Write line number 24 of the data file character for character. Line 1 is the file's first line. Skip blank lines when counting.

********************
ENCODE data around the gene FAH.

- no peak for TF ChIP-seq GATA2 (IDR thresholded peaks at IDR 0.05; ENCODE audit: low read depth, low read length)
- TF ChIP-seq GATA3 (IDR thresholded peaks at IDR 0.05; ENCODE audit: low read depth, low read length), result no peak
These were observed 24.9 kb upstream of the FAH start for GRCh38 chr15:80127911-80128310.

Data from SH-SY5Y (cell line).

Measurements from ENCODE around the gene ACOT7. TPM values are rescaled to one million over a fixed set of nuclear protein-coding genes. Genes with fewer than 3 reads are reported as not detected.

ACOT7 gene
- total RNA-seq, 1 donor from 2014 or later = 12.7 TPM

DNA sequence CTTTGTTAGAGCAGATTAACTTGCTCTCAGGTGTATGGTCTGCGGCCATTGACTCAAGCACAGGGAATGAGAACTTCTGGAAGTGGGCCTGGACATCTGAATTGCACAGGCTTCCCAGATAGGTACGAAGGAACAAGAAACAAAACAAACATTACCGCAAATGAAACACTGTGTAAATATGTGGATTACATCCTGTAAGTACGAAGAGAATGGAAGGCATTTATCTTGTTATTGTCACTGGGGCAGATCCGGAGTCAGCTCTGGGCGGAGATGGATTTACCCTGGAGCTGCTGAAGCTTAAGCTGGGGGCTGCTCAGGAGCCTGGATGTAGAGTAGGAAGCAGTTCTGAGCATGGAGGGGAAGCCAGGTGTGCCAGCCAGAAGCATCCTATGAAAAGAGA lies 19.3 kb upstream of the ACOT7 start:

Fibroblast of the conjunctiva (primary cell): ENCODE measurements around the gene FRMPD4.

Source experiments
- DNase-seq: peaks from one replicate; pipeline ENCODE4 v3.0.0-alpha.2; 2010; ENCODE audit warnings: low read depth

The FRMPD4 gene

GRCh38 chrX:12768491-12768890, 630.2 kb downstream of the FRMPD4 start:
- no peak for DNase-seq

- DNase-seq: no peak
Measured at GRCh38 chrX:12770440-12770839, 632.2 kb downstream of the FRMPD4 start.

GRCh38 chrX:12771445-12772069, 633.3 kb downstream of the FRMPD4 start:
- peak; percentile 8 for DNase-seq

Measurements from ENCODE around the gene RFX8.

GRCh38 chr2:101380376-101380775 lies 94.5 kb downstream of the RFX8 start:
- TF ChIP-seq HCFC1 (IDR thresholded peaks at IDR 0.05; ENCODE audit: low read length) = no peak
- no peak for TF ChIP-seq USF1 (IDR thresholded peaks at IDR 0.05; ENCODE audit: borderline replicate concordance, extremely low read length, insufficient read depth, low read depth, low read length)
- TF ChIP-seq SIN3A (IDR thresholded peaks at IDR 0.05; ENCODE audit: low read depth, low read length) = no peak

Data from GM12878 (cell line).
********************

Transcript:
- TF ChIP-seq SIN3A (IDR thresholded peaks at IDR 0.05; ENCODE audit: low read depth, low read length) = no peak